We’ve scoured the web to bring you our favorite and most useful money-related articles of the week. We read everything, so you don’t have to!
Americans may not be stressed about their bills, but they probably can't say the same about their savings accounts. The 2016 National Financial Capability Study found that fewer than half of workers spend less than they bring home—and more than a third would not be able to come up with $2,000 in an emergency. But not all demos are equally stressed—this particular group is struggling the most. Americans Finding It Easier to Pay Bills, But Still Can’t Save — Money
JPMorgan Chase and Starbucks are the latest companies to announce a boost to employees’ salaries, and others may follow suit. While Americans are having an easier time finding work, wage growth has remained stagnant, making for a sluggish economy. But increased paychecks could translate to a bump in consumer spending—a win-win for both employees and the country's financial picture. American Workers Finally Getting a Raise — CNN Money
We may live in a digital age, but it looks like banks didn’t get the memo. As many people have found out the hard way (ever get hit with an overdraft fee you weren't expecting?), your online account balance may not actually be as up-to-date as you assume due to the varied times at which transactions hit your account. Is an old-school system the solution for real-time numbers? Why You Can’t Trust Your Online Bank Account Balance in the Smartphone Era — Forbes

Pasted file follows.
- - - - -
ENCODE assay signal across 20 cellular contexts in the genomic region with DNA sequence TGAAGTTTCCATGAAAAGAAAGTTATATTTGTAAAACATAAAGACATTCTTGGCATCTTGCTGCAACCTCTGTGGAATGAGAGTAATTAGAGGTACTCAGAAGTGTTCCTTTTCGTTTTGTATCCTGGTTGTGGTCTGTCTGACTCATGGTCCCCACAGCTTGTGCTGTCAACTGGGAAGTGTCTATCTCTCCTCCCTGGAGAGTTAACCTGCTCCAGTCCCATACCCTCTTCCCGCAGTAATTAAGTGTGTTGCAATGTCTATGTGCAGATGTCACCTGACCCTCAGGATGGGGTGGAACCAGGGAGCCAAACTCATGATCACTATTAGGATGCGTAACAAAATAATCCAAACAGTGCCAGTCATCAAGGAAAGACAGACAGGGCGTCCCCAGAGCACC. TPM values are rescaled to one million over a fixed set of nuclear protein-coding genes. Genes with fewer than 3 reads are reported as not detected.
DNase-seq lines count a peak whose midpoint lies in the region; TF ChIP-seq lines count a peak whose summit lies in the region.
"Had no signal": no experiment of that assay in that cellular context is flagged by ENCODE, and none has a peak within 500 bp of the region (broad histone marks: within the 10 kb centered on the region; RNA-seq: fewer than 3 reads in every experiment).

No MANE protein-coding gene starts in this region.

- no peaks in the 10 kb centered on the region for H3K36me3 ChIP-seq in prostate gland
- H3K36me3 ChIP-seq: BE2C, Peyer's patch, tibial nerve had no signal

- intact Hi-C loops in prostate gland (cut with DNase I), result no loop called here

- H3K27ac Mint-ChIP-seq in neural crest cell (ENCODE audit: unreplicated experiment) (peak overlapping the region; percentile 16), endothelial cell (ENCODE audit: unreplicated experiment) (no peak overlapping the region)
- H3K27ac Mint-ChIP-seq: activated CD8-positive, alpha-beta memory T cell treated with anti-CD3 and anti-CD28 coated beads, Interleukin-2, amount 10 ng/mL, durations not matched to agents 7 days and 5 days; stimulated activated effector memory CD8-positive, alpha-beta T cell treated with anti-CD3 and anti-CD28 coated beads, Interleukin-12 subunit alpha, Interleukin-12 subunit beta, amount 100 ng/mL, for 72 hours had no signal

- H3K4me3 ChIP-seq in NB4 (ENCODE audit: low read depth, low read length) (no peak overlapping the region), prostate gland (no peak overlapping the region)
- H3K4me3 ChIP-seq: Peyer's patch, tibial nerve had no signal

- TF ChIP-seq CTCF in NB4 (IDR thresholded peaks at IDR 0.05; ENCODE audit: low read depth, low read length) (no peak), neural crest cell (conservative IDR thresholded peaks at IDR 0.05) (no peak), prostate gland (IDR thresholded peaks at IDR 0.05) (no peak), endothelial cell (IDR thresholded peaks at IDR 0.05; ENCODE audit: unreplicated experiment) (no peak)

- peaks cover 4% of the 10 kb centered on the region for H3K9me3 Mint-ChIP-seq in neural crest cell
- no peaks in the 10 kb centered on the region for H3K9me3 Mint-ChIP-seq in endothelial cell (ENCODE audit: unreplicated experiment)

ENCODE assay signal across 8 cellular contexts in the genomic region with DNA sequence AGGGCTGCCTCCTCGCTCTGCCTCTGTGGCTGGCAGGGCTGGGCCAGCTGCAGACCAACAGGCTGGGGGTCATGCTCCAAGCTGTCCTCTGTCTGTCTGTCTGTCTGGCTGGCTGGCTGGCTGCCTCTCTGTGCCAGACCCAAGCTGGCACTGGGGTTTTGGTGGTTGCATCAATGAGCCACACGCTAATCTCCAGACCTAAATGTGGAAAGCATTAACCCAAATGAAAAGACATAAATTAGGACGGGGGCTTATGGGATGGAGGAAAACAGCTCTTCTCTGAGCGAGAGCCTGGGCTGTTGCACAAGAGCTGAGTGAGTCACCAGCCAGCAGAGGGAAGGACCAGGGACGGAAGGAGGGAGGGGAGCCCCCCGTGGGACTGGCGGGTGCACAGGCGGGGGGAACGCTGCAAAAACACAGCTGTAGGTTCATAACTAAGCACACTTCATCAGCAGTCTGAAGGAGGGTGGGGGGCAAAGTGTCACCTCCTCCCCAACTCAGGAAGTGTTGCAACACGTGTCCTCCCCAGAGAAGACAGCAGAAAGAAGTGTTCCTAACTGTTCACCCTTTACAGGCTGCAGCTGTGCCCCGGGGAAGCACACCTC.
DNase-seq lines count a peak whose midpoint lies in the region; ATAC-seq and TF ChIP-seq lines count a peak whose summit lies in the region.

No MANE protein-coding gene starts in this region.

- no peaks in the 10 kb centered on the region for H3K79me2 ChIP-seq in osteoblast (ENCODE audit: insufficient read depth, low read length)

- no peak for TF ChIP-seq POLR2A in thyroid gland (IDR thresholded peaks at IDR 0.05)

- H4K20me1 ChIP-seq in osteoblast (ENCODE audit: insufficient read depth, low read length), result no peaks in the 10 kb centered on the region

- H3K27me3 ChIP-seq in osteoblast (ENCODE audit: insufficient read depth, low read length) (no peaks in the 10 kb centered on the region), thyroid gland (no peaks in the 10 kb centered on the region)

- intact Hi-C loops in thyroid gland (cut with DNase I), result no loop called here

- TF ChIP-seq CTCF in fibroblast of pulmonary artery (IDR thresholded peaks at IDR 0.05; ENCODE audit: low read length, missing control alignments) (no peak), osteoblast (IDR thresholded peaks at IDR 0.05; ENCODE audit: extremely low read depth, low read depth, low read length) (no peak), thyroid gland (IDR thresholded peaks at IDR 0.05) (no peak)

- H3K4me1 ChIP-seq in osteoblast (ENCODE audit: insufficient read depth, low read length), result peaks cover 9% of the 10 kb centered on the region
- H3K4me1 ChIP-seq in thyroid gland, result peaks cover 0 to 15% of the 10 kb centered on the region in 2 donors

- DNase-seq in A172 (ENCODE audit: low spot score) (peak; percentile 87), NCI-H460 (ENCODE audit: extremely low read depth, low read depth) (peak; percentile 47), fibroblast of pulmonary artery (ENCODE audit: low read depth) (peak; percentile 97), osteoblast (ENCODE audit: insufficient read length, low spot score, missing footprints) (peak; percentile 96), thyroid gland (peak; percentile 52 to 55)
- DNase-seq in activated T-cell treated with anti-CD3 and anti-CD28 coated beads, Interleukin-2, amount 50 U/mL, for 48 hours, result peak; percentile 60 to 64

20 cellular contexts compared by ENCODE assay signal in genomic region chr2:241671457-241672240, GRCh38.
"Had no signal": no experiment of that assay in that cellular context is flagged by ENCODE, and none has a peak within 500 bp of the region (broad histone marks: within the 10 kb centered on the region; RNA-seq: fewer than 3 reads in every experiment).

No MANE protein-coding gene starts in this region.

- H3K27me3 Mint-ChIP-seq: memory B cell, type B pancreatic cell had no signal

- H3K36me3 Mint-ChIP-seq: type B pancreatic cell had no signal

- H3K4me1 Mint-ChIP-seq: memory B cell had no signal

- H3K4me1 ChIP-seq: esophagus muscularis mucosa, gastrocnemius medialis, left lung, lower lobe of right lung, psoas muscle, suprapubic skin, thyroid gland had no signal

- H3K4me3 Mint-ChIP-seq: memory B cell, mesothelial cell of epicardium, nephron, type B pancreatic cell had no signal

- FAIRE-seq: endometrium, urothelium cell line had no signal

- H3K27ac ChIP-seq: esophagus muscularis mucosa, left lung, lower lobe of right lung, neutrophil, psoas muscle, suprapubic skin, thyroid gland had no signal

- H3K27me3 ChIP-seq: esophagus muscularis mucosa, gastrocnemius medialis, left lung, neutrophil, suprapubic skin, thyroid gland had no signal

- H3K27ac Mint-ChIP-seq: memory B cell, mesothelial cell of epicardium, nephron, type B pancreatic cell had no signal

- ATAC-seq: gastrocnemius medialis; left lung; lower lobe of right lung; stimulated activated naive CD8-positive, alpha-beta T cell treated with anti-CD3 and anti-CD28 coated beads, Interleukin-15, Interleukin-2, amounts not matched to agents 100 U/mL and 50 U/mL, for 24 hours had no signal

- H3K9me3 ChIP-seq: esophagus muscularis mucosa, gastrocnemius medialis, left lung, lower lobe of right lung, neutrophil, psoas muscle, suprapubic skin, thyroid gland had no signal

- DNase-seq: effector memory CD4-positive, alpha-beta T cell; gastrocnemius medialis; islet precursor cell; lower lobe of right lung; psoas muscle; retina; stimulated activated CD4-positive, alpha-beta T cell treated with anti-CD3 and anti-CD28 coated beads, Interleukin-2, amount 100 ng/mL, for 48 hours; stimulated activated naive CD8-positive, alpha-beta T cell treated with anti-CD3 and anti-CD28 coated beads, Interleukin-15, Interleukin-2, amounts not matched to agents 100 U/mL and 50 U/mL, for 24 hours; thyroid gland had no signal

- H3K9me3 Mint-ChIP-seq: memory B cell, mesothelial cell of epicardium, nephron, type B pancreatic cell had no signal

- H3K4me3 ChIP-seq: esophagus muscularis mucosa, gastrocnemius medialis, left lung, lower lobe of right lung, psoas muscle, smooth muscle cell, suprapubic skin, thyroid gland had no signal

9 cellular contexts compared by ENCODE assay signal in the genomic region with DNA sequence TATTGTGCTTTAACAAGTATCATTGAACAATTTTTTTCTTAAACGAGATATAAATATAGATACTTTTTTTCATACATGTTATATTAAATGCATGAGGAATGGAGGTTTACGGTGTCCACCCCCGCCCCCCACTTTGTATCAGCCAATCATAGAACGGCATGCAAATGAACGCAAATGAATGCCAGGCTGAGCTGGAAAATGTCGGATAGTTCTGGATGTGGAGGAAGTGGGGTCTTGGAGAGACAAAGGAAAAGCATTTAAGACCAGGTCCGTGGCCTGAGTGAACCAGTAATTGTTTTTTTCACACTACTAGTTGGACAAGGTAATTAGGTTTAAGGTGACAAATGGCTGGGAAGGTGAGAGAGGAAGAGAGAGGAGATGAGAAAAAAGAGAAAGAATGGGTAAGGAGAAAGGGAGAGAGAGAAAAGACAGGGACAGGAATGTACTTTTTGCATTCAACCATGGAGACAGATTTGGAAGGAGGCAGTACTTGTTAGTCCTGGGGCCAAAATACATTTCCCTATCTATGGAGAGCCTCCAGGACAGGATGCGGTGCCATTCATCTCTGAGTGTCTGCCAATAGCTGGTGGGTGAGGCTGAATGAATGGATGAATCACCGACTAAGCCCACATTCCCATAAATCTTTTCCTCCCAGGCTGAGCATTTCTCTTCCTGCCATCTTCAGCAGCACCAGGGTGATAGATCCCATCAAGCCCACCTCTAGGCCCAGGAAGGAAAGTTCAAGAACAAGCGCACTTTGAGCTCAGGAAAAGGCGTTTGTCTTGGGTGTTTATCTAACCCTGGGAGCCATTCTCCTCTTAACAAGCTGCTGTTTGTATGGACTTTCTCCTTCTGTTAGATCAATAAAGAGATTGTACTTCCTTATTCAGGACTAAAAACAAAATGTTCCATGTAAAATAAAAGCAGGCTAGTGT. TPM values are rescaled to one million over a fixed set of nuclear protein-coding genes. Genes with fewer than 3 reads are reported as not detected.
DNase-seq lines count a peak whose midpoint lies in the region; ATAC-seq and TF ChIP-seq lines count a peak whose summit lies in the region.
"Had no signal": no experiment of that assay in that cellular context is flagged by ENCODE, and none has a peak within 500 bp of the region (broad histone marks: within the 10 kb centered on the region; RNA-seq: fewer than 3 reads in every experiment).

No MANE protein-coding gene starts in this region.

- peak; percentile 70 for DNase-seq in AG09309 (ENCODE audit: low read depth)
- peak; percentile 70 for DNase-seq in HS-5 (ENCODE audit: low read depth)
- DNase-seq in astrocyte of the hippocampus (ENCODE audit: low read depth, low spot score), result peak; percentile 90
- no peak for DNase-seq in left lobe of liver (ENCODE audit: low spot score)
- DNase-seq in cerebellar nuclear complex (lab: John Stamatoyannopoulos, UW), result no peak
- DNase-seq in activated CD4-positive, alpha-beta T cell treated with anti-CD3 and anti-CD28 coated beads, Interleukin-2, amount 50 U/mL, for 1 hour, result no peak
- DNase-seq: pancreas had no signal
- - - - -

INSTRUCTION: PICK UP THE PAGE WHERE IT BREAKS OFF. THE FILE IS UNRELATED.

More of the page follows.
The generation gap for consumer confidence has been unusually wide in recent years, as older Americans rein in spending and leave more optimistic Millennials to drive the economy’s growth. In fact, consumer confidence for those under 35 has bounced back to pre-recession levels, while the figure for those 55 and over is worse. Here's how businesses are shifting to better serve Millennial "customers of the future." Youth Optimism Powers U.S. Economy — The Wall Street Journal
Turns out retirees aren't the only ones depending on Social Security. Almost one in 10 Americans under the age of 18 now rely on the benefit checks as either direct or indirect beneficiaries, a result of an uptick in multi-generational households pooling financial resources during a down economy. Social Security Isn’t Just for Old Folks Anymore — Bloomberg